Some public defenders I know feel that they learn a lot about the city by interacting with people, clients, who they wouldn’t otherwise interact with. Do you find that happens with you?
The people I represent, I’ve got everything in common with them. I’ve represented white kids, black kids, Asian kids—every nationality out there. I represent people who are poor. I got a taste of being poor myself growing up, but I have the greatest memories of growing up. Aside from my parents getting divorced, I have the greatest memories. The kids I represent now, for the most part, they don’t have money, they drop out of schools, they’re all coming from single parents. But the number one thing is drugs. It can be marijuana, cocaine, or pills, but they all seem to be drug-related. Sometimes it’s domestic violence, sometimes it’s stealing. I ask them why, and that’s the reason. And I can tell them what it was like for me growing up.
We have a number of people campaigning in the city this year who had difficult periods earlier in their life, and are openly talking about it. Marty Walsh, running for mayor, has talked about his trouble with alcohol. Do you think that people who have gone through tough times add a perspective that’s needed in elected office?
That’s a hard question to answer. I would say there’s no doubt that everybody in the city of Boston has known somebody who has had a substance-abuse problem, whether it’s alcohol or drugs. In my case, the problem was substance abuse with my father. I rarely drink; I think that’s directly related to seeing my parents have fights that were alcohol-fueled, by my father.
I wasn’t necessarily talking just about substance abuse, but any kind of tough period that they’re willing to talk about.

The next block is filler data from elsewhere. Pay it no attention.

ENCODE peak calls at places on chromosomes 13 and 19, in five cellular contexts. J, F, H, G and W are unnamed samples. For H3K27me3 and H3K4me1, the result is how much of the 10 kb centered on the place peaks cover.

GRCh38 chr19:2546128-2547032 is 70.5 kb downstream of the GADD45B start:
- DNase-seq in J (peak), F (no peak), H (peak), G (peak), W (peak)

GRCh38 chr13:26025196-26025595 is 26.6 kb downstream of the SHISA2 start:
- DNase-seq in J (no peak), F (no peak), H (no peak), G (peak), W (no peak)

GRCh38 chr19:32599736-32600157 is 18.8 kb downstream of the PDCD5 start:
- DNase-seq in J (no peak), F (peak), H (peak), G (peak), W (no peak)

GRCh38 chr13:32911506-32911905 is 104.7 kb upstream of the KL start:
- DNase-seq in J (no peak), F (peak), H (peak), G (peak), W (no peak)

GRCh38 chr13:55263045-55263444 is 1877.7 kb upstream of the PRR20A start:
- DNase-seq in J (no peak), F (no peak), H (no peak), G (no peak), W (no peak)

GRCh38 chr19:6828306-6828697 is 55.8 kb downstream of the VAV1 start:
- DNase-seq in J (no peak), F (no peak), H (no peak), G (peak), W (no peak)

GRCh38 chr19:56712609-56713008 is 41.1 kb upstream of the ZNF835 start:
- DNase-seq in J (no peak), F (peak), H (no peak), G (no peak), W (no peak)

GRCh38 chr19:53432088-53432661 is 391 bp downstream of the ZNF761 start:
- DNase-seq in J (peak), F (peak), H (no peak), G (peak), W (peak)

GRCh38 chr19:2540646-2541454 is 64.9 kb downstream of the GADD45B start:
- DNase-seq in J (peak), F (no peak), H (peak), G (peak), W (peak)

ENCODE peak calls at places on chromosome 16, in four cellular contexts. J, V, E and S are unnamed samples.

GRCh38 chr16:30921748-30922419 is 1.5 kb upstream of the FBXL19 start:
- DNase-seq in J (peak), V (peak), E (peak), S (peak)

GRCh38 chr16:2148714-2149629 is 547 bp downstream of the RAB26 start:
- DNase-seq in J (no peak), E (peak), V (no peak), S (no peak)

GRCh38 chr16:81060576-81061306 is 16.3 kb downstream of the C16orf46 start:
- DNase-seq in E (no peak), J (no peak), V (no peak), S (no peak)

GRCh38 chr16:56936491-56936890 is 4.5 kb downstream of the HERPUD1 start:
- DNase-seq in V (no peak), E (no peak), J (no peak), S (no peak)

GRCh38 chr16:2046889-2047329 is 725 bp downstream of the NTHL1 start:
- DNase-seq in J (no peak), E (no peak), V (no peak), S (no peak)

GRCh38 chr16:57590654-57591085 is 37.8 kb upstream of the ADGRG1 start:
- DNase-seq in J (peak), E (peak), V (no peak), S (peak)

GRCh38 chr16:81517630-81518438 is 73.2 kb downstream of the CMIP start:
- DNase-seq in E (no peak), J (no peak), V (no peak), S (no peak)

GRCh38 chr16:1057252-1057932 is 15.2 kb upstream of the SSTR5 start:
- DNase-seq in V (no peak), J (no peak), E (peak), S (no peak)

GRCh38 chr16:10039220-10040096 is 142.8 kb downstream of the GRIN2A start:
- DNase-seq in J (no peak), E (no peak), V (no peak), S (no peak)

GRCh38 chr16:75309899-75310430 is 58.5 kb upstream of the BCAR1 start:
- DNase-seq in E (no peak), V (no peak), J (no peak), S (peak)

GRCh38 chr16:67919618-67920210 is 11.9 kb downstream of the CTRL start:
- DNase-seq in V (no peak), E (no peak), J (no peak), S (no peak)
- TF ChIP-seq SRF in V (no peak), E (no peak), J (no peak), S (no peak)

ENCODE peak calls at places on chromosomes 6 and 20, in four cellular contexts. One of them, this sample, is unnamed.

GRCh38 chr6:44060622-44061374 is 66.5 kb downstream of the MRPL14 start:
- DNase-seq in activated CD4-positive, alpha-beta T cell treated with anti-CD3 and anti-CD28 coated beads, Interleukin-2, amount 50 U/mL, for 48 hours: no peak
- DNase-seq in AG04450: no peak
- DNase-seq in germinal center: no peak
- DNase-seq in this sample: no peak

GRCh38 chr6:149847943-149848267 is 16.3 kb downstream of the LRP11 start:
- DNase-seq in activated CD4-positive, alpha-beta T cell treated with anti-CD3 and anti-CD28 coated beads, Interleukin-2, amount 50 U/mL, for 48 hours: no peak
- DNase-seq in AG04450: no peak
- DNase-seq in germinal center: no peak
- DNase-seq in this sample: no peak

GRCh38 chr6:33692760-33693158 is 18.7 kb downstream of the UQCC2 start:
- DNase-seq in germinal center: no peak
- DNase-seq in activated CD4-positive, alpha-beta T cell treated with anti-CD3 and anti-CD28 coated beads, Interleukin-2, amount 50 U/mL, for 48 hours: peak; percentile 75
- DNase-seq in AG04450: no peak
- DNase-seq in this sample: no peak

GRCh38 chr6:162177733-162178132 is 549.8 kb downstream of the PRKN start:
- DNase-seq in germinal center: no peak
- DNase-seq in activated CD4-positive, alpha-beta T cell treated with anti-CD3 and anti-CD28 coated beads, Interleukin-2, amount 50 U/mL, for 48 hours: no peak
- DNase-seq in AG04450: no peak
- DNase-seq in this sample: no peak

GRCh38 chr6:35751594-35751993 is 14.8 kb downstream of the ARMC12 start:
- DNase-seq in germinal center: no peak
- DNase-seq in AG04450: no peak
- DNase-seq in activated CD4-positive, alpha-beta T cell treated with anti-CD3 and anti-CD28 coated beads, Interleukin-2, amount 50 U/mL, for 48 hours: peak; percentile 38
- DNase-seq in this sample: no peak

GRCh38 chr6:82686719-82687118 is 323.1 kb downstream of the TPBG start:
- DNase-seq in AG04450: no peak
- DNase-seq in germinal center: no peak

I think every family has something. You know, I don’t know any rich people. I see them on TV and see them around, but I don’t have any friends who are well-off. Most of my friends are working middle-class. I don’t make a lot of money. I’m happy to work for the personal satisfaction out of helping people. It seems to be a commonality that we all have—I don’t know about you, David, but everybody I know has somebody who has had some kind of turmoil in their lives. I consider my generation almost lost souls. That might be something you’re seeing in politics; a lot of the candidates now are people who came out of the 80′s or 90′s.
How old are you?
I am 47 years old. I grew up in the ’80s. People say I seem like I’m 30. I have a lot of energy. I play hockey every Monday. I stay young and fit.
Well, I imagine having a two-year-old keeps you active.
Oh yeah. I wish I had a kid 20 years ago. He’s the greatest thing in the world.
And you’ve got another one coming in November. You know, John Connolly had one of his on the night before one of his elections.
When we were trying to get pregnant, I hadn’t thought about running. But then the mayor said he wasn’t running, and there were open seats, so I thought this was my chance. My wife is due November 2, so I’m going to have a good November either way.
Read more Boston City Council Candidate Chats. This interview has been edited for length.